But my Physician prescribed them… A look at Pill Addiction
By Brooke R. Tangen Huus, MA
Unfortunately pill addiction is becoming more and more predominate in today’s society. There are
many complexities that are contributing to this uprising and concern today and both the why and how can it
be prevented. According to the National Survey on Drug Use and Health in 2009, approximately 16 million
Americans age 12 and older used a prescription for nonmedical purposes at least once in the year prior to
being surveyed, that prescription being either an opioid, stimulant, sedative, or analytic. (retrieved
December 20, 2011 from www.nida.nih.gov/drugpages/prescription.html )
In the following document,
we will review the why’s and how’s but before we go there, let’s get an understanding of what pill addiction
is and the full extent of the problem on our hands.
When it comes to pill addictions, they are broken down into three categories: 1) Opioids (used to treat pain symptoms);
2) Sedatives / Anxiolytics (used to treat anxiety and sleep disturbances);
and 3) Stimulates (often used to treat attention difficulties). Now often times these symptoms may be legitimate thus
stimulating a patient to speak to their physician who therefore begins to treat the reported symptoms with appropriate medications.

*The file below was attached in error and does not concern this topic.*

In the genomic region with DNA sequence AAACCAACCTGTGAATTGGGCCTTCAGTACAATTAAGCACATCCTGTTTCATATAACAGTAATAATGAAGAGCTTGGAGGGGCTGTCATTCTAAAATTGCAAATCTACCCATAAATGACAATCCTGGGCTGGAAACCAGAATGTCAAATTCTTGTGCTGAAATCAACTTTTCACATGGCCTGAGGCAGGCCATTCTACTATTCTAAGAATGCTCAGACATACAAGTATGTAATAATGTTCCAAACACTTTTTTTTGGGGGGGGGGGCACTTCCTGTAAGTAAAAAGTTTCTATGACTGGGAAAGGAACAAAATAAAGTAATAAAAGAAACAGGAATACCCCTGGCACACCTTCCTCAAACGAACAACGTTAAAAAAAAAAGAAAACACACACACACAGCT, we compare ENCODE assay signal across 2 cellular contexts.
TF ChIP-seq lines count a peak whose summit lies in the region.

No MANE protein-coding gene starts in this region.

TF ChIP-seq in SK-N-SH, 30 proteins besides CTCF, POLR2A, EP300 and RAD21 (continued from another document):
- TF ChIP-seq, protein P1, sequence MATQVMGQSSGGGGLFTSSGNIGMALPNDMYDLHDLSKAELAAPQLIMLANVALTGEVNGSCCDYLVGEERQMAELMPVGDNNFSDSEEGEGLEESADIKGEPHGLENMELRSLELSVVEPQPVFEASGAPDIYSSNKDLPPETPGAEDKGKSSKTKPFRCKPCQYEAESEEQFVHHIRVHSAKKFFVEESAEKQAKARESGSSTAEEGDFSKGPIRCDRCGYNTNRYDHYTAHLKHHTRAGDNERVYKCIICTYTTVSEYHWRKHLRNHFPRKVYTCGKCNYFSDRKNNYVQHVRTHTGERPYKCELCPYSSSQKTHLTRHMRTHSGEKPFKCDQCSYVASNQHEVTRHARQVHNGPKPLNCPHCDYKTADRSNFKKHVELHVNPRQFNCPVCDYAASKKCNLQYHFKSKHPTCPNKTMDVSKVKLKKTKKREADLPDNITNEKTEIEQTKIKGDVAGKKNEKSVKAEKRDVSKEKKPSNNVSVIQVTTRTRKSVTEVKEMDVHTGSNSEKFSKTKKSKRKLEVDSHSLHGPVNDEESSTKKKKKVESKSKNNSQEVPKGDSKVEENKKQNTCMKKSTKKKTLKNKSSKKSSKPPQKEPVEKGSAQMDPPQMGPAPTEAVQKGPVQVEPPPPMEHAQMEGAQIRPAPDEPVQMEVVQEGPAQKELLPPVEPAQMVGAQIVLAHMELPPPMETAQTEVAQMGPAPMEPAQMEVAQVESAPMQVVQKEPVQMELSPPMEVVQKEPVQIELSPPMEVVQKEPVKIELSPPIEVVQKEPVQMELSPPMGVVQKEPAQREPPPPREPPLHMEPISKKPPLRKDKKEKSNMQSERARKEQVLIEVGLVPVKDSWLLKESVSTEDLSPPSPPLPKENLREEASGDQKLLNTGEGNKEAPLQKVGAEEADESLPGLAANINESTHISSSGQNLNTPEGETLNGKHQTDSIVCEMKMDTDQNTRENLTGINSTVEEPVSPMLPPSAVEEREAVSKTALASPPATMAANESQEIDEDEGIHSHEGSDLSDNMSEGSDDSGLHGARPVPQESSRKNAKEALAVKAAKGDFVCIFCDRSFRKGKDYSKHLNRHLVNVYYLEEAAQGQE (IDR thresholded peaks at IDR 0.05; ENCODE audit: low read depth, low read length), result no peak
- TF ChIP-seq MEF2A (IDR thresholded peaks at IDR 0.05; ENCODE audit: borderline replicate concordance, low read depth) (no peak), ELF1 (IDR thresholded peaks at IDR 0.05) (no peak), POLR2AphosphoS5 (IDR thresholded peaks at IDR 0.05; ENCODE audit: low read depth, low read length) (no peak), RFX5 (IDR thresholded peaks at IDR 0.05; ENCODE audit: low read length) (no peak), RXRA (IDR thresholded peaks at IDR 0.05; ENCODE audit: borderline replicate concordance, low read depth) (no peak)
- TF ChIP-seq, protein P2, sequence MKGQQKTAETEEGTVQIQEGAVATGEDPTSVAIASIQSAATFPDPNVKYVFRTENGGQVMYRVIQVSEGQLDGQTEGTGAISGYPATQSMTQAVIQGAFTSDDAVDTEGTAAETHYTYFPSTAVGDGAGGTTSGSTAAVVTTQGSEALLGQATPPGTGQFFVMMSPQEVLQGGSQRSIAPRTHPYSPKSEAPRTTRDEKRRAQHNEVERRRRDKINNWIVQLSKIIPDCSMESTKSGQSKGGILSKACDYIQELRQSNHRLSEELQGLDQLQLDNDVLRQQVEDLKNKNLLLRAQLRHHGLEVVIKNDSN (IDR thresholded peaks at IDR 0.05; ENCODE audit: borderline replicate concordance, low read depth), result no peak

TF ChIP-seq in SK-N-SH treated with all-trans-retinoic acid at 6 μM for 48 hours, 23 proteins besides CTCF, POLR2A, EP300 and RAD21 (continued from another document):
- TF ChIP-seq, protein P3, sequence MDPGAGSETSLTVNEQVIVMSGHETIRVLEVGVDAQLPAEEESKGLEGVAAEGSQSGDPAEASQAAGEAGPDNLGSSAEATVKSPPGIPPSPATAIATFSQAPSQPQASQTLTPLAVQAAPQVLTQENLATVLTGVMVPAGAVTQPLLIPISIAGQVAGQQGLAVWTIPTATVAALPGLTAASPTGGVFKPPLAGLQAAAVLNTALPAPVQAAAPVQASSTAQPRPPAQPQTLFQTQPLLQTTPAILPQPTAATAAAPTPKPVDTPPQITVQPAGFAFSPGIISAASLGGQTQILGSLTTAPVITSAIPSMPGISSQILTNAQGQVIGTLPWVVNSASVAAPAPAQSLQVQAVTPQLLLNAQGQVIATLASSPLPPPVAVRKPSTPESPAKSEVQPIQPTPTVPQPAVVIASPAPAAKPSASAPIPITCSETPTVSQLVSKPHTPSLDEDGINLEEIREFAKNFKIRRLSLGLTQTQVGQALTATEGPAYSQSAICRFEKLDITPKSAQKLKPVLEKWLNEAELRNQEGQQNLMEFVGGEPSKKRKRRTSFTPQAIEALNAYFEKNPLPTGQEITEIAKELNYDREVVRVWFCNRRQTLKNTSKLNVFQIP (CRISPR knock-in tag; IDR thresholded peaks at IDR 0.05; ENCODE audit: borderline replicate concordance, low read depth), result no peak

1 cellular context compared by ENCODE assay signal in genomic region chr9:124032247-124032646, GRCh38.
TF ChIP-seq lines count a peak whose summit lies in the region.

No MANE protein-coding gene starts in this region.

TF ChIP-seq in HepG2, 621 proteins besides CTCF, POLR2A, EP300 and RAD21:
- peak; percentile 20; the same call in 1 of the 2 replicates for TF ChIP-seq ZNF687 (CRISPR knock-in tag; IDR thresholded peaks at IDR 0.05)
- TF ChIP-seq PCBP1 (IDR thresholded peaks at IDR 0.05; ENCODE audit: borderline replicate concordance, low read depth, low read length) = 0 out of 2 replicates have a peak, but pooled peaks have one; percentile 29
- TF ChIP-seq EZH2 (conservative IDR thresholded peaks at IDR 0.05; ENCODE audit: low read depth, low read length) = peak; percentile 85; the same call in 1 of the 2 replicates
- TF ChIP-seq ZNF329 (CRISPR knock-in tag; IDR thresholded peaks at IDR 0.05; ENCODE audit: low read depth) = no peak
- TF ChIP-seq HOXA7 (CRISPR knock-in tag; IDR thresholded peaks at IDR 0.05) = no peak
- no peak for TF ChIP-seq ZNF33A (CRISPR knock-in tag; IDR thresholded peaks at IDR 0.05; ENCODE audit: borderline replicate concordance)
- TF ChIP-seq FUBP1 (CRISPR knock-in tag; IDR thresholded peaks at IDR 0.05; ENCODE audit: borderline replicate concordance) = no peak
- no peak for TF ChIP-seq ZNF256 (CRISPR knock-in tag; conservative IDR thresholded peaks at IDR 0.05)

The problem with this is that so many of these
medications have a high abuse potential meaning that the medication if not used exactly as prescribed can be easily abused
to get a desired effect/mood. Now add into the mix a patient with addictive tendencies and we have a serious problem on
our hands. Medications like Vicodin, OxyContin, Ambien, Valium, Xanax, Adderall, and Ritalin are just a few of these
abused medications. Changing the way these medications are ingested, using more than prescribed, and mixing with other
substances are just three ways to abuse these pills. It should be noted that in no way are physicians to blame for this
epidemic - rather they are just a means for an addict to obtain their pills. Physicians are one of many ways we see pill
addicts getting these medications. Other ways include buying them on the street, taking someone else’s, stealing, etc.
Let’s use opioids for an example.
Say patient, John Doe, sought out his physician after having a serious skiing accident where he broke his ankle thus requiring
a surgery to have screws attached to his broken ankle to assist in the healing process. Naturally, John had immense pain with
this injury and his treating physician prescribed him OxyContin to treat the pain symptoms.
During John’s recovery he continues to take his medication when experiencing pain,
unfortunately John starts noticing that he isn’t getting the relief
he used to have and increases his dosage until that stops working and he increases the dosage again (building up his tolerance).
This pattern continues for twelve months. By this time, John’s injury has healed for the most part but he is still reporting
pain. This is where the problem lies. Opioids can create a sense of euphoria and pleasure due to how the chemicals react to